My interest in these solitary buildings is not only in their ghostly beauty but in their odd placement in the urban landscape. Often three stories high, they were clearly not designed to stand alone like this. Many details that might not be noticed in a homogenous row of twenty attached row houses become apparent when everything else has been torn down. And then there’s the lingering question of why a single row house was allowed to remain upright. Still retaining traces of its former glory, the last house standing is often still occupied.
— Ben Marcin, Baltimore, Maryland, USA
We see the suburbs as ugly; we lament the loss of natural beauty.
We rush around by day filling every second, yet feeling completely unfulfilled.
And while we sleep wondering what it’s all about and perhaps dreaming of what once was,
the silent beauty of the landscape returns; altered, yet still there.
People have described my work as dark and menacing, with a foreboding quality, but I think this is more to do with the viewer’s own perceptions, formed by influences like human nature, upbringing and a paranoid media; which push the idea that bad things happen at night. For me, these are places that have a certain magic to them, rather than menace.
While the urban landscape is full of activity by day with people and cars, my photos are absent of these so as not to distract the viewer. There is a distinct absence of people because human nature first draws our attention to figures, and away from the landscape. The focus of my photography isn’t on people but on place, on the landscape itself.
My series, Suburbs at Night, is an ongoing exploration started in 2009 that attempts
to seek out these spaces and the landscape that remains, although forever changed, still timeless.
— Ben Kelly, Melbourne, Australia
I look for a beach, usually facing West, and set up my 4×5 or 8×10 camera, often at sunset. As the light fades, I make long exposures of the last few feet of sand, a few feet of water, and the shifting edge between them, allowing the motion of the waves and reflections of the sky to combine in unpredictable ways with the chemistry of the film. I crop the resulting images to exclude the horizon and to emphasize ambiguities of scale and substance, looking for effects that are both seductive and unsettling when printed at large size.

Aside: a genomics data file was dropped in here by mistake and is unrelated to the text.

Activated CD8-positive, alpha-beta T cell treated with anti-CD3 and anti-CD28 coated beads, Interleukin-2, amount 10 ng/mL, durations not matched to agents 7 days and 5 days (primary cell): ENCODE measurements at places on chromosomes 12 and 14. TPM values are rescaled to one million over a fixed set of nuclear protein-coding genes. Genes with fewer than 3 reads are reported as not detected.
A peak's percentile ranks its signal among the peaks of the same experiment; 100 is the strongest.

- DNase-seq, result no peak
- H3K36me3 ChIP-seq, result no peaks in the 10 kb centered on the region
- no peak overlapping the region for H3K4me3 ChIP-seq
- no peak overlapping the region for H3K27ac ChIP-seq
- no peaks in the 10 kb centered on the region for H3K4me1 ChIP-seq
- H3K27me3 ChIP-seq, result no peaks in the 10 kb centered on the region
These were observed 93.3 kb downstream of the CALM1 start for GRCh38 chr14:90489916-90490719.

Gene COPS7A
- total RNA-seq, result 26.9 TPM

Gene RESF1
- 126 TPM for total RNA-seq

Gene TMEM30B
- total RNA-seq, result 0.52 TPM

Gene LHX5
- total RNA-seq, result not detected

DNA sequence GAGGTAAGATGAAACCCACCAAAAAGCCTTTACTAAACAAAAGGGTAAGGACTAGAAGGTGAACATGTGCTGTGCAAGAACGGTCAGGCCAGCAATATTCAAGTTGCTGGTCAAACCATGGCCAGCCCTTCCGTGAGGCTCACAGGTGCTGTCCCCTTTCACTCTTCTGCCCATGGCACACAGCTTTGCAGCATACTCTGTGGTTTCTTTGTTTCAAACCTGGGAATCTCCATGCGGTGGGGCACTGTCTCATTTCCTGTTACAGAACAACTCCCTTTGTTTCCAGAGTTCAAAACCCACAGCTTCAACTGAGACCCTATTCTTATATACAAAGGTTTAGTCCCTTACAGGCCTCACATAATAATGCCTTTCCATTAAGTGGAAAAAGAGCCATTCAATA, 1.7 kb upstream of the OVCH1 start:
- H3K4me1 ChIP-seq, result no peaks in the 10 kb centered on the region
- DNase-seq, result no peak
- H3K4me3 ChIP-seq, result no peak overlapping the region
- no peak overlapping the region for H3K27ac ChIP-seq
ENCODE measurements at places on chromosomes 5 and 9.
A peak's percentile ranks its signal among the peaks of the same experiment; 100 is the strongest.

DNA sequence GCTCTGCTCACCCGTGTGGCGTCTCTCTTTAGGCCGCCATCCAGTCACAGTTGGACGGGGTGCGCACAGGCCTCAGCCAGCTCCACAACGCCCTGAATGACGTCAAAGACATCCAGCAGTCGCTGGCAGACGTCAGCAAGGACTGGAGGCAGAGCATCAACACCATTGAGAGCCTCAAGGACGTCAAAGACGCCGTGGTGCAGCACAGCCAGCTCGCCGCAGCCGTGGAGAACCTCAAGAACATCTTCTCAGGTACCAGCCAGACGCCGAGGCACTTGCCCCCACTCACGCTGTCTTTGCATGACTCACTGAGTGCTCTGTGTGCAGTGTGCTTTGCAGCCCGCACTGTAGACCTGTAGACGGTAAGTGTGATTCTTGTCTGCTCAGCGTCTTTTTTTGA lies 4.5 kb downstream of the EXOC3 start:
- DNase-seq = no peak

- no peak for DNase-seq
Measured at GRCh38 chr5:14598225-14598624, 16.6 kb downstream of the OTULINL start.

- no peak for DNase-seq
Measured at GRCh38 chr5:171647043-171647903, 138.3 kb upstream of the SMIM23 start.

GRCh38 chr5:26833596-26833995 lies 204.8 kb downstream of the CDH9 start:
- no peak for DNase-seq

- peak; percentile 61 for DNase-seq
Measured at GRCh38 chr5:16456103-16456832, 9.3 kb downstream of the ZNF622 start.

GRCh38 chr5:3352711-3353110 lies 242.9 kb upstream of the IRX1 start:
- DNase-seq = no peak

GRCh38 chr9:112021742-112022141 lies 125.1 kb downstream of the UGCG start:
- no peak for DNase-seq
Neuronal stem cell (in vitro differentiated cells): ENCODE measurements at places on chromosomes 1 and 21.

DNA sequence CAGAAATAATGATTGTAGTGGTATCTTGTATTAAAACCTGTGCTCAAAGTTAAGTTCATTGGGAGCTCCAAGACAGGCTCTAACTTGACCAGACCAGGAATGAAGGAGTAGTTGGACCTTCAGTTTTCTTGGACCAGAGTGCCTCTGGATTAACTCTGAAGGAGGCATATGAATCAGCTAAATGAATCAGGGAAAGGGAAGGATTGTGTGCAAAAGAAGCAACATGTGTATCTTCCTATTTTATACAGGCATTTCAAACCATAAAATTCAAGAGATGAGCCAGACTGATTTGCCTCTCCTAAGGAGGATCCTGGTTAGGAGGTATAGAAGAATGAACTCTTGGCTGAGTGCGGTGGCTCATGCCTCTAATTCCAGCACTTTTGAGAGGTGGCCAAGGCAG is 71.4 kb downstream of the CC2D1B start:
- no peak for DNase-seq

— Ben Altman, Ithaca, New York, USA
Completed in 1974, Alaska’s Dalton Highway (known locally as the haul road) is the northernmost road in America. At 414 miles, the predominately dirt road follows the upper half of the Trans-Alaskan Pipeline, and is maintained exclusively as the transportation route for the oil fields at Prudhoe Bay. The road was opened to the public in 1994.
I began running the road in the Fall of 2007. Always North or South — advancing or retreating. The road is in my blood. The hum of my tires in my ears. Those I meet on the road are mostly searching for something. Some know what they search for, while others hope the answers will come from the landscape.
My own search begins, and ends, with the road — a dirt scar, cut through an impossible landscape. Beautiful and heartbreaking.
This is the ‘last frontier’, yet here we are.
— Ben Huff